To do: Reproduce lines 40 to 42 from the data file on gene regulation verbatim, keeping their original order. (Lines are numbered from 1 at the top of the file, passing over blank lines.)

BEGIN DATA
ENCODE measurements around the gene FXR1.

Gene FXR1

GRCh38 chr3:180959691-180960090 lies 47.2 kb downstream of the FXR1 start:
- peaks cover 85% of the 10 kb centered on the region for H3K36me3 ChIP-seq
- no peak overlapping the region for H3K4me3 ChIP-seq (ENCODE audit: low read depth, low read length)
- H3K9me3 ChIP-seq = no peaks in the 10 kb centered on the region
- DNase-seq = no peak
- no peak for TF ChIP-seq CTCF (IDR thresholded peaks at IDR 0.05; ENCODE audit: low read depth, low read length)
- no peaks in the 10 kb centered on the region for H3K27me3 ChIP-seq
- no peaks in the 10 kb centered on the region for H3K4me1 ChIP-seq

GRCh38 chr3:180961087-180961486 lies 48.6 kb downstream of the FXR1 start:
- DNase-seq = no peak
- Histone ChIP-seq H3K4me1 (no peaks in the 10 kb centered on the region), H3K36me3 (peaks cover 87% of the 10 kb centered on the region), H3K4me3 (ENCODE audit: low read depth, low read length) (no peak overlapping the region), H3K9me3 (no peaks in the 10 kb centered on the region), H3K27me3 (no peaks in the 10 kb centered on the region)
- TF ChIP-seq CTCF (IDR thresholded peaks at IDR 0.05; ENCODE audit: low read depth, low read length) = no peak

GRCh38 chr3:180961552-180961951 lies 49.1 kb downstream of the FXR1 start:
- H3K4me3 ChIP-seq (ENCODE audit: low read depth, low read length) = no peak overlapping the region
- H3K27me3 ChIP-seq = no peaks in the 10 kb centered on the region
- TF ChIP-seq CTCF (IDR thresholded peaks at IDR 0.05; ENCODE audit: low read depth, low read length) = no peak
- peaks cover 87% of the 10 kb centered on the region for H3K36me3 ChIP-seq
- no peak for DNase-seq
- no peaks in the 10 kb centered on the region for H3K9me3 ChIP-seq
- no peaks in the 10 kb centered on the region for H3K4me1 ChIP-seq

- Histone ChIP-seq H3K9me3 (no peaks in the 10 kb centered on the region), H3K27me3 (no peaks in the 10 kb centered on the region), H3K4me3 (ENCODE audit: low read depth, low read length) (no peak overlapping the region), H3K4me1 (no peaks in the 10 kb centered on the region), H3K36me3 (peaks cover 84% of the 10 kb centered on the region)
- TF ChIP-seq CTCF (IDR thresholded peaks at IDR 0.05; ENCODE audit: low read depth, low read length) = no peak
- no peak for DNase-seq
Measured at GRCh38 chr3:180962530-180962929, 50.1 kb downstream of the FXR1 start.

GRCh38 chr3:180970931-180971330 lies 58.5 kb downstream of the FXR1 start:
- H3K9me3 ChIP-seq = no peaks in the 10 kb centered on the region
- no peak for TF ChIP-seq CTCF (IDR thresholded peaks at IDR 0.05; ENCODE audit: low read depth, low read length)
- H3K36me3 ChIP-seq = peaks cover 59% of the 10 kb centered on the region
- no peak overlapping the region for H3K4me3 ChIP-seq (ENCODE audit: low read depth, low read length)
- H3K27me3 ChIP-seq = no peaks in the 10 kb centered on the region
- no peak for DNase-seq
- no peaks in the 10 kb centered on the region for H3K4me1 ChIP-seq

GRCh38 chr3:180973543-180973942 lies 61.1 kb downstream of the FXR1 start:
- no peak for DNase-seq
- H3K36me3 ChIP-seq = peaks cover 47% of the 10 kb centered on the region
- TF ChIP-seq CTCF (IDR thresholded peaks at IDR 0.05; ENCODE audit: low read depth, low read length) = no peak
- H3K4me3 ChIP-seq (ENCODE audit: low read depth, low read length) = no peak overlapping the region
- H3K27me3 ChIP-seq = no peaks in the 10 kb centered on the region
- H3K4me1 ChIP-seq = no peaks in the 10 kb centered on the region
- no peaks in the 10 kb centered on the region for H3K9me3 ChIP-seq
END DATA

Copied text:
- H3K27me3 ChIP-seq = no peaks in the 10 kb centered on the region
- H3K4me1 ChIP-seq = no peaks in the 10 kb centered on the region
- no peaks in the 10 kb centered on the region for H3K9me3 ChIP-seq